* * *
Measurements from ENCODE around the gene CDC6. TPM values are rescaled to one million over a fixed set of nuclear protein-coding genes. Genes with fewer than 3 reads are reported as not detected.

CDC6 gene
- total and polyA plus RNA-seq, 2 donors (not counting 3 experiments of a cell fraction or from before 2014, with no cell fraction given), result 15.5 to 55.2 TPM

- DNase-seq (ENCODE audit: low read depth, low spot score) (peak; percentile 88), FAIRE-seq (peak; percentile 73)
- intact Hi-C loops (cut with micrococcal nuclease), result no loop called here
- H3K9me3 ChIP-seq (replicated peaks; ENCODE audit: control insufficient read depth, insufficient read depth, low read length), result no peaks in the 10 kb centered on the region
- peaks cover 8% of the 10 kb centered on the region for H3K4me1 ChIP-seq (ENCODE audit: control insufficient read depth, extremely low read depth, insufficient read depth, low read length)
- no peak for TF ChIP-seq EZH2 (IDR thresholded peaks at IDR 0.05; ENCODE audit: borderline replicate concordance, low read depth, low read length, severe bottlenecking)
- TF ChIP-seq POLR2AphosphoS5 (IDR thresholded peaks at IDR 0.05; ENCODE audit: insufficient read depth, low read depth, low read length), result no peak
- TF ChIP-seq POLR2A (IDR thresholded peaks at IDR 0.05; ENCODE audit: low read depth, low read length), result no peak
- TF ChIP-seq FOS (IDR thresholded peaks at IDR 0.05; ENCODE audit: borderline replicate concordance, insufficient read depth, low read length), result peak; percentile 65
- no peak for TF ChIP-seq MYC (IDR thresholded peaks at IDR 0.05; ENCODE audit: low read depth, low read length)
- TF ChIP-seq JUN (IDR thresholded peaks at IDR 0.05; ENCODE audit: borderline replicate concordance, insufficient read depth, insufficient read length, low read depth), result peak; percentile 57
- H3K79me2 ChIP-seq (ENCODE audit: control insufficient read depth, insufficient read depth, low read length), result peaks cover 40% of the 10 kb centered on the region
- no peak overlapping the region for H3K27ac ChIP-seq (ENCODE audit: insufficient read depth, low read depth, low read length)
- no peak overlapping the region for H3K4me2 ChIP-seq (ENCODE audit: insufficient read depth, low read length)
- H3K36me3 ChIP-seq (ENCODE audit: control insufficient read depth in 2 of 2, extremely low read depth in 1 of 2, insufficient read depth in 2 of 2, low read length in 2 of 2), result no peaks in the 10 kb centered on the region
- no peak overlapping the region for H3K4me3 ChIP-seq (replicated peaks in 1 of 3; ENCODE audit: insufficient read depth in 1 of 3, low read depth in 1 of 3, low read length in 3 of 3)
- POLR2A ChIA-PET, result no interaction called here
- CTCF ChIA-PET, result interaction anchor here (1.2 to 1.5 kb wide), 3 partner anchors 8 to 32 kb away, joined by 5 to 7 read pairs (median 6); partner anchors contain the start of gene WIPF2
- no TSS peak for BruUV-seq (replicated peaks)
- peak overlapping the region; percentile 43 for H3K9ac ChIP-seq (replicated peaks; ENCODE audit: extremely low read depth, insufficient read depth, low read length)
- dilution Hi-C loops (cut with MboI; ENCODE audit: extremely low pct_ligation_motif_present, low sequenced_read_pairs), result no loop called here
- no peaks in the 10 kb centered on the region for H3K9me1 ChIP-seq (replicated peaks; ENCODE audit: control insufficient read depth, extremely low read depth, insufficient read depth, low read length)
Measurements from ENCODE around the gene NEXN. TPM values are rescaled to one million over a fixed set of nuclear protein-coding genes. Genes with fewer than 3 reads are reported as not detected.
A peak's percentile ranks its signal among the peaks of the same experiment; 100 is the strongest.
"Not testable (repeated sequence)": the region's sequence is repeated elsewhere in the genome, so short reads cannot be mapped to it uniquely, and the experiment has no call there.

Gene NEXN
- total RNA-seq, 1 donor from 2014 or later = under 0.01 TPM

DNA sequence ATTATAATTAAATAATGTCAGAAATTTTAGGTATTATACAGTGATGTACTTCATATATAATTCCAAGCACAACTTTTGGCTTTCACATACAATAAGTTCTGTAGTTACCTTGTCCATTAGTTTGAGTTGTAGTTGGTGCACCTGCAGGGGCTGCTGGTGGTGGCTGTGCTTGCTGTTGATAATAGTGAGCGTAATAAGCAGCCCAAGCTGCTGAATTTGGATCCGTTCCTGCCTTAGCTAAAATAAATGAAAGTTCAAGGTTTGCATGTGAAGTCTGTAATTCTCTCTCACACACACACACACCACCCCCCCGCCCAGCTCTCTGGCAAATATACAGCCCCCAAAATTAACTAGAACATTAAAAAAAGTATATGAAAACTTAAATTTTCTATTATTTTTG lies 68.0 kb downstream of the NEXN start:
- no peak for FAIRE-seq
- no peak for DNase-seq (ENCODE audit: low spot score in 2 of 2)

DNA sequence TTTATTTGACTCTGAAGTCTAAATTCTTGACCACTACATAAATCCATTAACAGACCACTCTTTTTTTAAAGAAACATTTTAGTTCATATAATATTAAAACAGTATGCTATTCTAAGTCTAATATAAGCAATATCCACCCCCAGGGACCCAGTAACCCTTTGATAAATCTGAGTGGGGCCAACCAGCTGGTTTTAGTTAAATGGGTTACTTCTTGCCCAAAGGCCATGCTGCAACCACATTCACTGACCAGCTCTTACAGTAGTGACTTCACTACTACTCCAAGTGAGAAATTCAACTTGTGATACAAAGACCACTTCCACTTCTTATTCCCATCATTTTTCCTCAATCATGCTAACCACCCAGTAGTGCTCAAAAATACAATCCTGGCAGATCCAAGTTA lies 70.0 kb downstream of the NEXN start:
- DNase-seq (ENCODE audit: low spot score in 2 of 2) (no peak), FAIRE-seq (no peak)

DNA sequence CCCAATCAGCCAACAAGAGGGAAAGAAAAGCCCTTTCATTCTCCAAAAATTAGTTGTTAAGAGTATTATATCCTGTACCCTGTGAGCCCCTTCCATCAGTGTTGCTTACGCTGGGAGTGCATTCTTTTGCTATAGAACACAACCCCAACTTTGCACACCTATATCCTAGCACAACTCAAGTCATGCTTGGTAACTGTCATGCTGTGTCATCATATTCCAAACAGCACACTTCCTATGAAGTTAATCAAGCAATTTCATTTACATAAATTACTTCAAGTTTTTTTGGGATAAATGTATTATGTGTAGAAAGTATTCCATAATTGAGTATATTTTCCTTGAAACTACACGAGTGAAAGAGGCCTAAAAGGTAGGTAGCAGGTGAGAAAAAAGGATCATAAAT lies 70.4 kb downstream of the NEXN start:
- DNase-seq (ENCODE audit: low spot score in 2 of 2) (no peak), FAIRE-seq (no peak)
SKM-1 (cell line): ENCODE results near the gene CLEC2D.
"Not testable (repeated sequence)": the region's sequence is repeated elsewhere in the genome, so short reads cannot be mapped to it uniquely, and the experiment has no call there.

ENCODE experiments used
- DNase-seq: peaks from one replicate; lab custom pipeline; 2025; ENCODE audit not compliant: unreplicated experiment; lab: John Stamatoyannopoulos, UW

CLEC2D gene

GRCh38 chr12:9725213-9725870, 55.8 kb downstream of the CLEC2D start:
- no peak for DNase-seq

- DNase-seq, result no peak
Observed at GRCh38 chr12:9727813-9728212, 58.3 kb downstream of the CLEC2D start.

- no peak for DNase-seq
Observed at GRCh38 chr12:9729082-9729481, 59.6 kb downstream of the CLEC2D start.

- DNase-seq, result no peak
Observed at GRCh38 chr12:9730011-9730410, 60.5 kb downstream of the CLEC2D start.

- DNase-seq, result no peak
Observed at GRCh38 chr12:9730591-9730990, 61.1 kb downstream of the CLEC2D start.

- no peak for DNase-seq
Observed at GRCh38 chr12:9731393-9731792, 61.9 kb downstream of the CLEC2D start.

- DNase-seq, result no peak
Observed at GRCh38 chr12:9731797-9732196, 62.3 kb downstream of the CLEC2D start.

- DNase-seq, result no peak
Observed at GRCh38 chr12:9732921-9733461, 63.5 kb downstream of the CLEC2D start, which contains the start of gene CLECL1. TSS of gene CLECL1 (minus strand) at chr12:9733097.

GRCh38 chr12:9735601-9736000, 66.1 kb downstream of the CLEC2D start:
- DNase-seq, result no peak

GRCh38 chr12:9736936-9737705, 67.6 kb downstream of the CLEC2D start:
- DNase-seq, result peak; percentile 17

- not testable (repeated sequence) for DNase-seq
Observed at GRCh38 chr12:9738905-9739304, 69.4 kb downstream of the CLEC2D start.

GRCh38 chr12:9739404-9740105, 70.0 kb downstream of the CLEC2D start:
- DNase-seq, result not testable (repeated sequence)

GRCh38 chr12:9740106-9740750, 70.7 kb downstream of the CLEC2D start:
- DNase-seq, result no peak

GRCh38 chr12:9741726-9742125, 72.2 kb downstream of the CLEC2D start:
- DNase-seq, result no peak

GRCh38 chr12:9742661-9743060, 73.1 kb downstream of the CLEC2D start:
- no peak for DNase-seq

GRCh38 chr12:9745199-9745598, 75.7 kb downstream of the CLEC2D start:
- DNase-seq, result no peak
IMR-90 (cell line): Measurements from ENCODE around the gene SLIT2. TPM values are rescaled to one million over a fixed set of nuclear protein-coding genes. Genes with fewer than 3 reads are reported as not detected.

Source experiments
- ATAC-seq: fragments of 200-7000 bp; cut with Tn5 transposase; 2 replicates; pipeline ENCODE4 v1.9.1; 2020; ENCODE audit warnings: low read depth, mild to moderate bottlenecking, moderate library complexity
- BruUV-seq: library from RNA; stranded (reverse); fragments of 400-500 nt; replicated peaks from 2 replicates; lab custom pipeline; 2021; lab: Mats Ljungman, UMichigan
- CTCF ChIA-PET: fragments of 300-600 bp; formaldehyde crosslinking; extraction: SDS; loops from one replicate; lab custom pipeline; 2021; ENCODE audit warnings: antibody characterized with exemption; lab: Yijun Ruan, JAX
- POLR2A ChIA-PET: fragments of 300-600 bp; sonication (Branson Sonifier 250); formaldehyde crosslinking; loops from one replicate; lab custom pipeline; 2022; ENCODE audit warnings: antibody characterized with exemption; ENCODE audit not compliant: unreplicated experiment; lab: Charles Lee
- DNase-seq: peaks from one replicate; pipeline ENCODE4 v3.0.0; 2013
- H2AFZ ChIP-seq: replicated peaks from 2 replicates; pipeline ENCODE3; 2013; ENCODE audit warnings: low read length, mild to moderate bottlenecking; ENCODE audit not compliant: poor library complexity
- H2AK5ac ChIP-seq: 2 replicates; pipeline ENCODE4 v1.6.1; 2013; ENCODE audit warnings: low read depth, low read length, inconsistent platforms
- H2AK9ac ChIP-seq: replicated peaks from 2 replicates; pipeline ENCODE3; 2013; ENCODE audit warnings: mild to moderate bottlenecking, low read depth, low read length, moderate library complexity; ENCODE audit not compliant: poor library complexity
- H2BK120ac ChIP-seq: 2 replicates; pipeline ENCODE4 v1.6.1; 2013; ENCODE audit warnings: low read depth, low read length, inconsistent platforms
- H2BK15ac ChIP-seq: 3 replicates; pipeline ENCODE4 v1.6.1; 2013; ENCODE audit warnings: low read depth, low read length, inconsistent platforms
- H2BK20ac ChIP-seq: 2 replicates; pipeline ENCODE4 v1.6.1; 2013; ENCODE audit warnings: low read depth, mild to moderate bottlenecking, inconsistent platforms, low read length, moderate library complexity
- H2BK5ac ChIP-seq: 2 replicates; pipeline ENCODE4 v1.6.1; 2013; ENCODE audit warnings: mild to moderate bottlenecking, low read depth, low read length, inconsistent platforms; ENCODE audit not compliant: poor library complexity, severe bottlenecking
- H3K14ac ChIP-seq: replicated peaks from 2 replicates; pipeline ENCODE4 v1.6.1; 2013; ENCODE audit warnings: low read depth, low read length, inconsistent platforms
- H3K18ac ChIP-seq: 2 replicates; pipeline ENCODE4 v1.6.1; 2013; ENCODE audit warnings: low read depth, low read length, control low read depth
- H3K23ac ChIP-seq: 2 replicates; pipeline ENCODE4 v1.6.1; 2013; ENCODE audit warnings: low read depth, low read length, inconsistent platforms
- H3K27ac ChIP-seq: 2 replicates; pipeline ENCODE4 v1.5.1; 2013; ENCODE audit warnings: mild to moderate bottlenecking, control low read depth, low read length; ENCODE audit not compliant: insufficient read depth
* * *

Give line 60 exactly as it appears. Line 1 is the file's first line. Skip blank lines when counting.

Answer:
GRCh38 chr12:9736936-9737705, 67.6 kb downstream of the CLEC2D start: